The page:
strange and presumably 19th-century inflectional patterns he hears in
the recording".  NO IT DOESN"T.  I have mentioned other cases were it
had been done, and anyone who did not know of those cases is not worthy
to be paid attention to in a situation like this.  They obviously do not
have experience enough to be considered an expert.   

At this point while writing this I was pissed off, and decided to Google
Dave Beauvais.  You won't believe what comes up about their "expert". 
He ain't no expert in old recordings.  Not by a long shot.  Look at this
page.  It is astonishing that for all these years all these people have
been basing their belief that the Whitman recording is legit on THIS
GUY!!!!  http://www.linkedin.com/pub/dave-beauvais/5/794/607

THE RECORDING IS A FAKE, AND THE EXPERT IS A DOOFUS.

I do not know if there was any financial gain in these frauds, beyond
selling some of those lacquers I mentioned, or Folsom selling his ten
buck tapes.  Could be the thrill of fooling CBS into including the
Cleveland recording on their LP?  Over in the Old Time Radio world we
have a similar thing that has just become controversial.  A noted
reputable author, Martin Grams, posted last month that there is a second
recording of Welles Mercury Theatre "War of the Worlds" that has some
significant differences from the well known recording.  The loss of the
rehearsal recording has been well documented and there was no repeat
broadcast, so this announcement created some angry responses.  Martin
brought the recording to the live broadcast we did on YesterdayUSA on
Friday night from Grovers Mill, NJ, with Neal Ellis, Ken Stockinger,
myself, Leah, and Martin.   As we drove to the site, all of us
immediately spotted the differences, and Neal and I, being expert audio
editors, pronounced the recording a msnipulation and purposeful
tampering.  Spaces between sentences were trimmed, a musical phrase was
repeated, some verbal errors were poorly fixed, some phrases were
deleted, some speed and pitch manipulations were done, but NOTHING NEW
WAS ADDED.  This version has been in circulation for 5 or 10 years but
was never spotted until Martin noticed it.  Some people may have had it
without knowing it was not the real recording!  We are now in a search
to figure out when it entered the OTR stream and who might have done it.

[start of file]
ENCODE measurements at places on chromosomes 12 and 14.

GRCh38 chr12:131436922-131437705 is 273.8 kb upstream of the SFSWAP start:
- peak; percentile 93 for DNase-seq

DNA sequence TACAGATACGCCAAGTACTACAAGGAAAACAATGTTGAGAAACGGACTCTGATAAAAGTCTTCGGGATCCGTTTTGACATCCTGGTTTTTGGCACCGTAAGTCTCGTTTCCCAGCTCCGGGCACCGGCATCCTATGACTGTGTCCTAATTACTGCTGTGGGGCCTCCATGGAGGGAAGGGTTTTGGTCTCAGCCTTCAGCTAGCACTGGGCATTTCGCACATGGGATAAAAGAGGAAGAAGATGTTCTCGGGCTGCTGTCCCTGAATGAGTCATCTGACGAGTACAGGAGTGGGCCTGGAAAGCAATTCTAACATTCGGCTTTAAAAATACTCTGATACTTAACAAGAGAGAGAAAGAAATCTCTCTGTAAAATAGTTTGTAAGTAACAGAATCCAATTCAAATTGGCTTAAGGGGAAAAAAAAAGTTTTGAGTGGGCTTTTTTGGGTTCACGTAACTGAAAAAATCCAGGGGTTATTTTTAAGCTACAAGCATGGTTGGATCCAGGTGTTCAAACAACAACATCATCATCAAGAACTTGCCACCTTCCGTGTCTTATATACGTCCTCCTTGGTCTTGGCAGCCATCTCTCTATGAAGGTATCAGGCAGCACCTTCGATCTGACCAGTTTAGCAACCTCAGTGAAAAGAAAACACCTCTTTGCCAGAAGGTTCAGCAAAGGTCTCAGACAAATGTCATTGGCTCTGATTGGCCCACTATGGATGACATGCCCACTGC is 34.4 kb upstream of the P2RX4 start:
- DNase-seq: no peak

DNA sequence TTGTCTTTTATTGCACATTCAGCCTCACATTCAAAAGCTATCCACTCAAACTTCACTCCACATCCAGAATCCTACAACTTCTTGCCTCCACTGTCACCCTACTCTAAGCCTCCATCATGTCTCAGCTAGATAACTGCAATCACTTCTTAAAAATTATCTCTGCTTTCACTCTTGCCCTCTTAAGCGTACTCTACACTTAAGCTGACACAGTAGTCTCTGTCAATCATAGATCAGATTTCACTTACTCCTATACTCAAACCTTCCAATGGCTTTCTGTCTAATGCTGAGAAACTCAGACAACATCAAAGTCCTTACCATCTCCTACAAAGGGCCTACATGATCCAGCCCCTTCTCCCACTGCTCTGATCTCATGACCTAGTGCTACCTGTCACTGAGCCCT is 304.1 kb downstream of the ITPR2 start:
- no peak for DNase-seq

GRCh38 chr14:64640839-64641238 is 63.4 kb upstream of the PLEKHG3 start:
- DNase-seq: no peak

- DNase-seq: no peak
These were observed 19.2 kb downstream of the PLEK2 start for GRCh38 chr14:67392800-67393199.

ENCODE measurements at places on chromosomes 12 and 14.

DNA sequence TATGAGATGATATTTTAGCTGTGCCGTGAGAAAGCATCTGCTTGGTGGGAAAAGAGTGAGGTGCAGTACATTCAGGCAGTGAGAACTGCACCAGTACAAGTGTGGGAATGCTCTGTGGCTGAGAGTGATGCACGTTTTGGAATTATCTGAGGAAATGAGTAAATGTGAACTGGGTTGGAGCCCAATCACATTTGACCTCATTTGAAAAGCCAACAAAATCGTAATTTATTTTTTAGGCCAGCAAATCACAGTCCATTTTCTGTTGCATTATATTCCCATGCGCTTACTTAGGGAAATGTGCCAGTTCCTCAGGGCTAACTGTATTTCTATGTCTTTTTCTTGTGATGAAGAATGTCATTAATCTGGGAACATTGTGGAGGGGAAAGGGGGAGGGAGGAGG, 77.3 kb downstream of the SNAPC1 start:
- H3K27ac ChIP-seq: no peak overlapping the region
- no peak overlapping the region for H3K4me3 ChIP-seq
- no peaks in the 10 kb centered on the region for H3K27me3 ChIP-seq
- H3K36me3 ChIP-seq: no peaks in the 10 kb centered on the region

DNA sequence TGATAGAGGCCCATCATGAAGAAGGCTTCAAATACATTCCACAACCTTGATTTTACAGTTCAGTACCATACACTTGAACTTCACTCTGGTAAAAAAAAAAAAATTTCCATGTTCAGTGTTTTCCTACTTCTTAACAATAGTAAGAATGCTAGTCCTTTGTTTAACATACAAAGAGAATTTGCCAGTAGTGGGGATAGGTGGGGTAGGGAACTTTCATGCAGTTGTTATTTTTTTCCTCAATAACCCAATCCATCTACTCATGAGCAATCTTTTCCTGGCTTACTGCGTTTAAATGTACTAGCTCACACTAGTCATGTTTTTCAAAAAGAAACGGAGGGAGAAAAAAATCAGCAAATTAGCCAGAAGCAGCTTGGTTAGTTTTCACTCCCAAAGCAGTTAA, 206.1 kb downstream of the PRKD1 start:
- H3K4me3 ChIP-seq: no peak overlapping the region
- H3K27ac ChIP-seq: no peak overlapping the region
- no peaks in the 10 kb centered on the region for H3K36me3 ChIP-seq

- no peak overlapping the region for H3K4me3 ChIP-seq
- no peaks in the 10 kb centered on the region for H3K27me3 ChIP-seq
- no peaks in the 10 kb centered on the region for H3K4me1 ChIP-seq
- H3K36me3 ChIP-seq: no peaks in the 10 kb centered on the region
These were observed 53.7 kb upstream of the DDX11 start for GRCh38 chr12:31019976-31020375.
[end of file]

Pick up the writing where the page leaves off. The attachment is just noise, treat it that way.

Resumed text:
Nobody has ever tried to promote and sell it for financial gain and/or
notoriety, maybe because it would have been so easily debunked -- we had
it pegged within seconds.  

But all of this shows how necessary it is that originals be protected
and archived.  We MUST be able to get back to as close to the original
as possible.  

Mike Biel   [log in to unmask]     


----- Original Message ----- 
From: "Patrick Feaster" <[log in to unmask]>
> On Tue, Nov 3, 2009 at 12:42 AM, Michael Biel <[log in to unmask]> wrote:
>
>> We seem to have a case of dueling journal articles. On our side is
>> Allen Koenigsburg's APM article and the other one that everyone on the
>> web seems to be referencing to is Ed Folsom, "The Whitman Recording,"
>> Walt Whitman Quarterly Review, 9 (Spring 1992), 214-16.
>
>
> Found the WWQR in the library here at Indiana University Bloomington. Here
> are the salient bits of the article:
>
> Folsom quotes Sam B's comments from NPR and then goes on: "But other experts
> disagree with Brylawski's analysis, and the consensus of those who have
> experience with wax cylinder recordings is that the recording is in fact an
> authentic 1890-era wax cylinder. Dave Beauvais, for example, who operates
> Magic Media Services in Amherst, Massachusetts....." A quotation from Mr.
> Beauvais follows. "This has either been exceptionally well equalized or its
> a fake," Sam had reportedly said, and Mr. Beauvais takes this as his cue to
> observe that collectors know Edison vertical-cut recordings were *all*
> superbly equalized; besides, it "strains credibility just a bit" to suppose
> anyone would have set out to fake the strange and presumably
> 19th-century inflectional patterns he hears in the recording.
>
> Later in the article, Folsom notes that tapes of the Whitman recording are
> available for curious WWQR readers to purchase at $10 apiece, processed with
> "the latest sound-reduction technology."
>
> - Patrick
>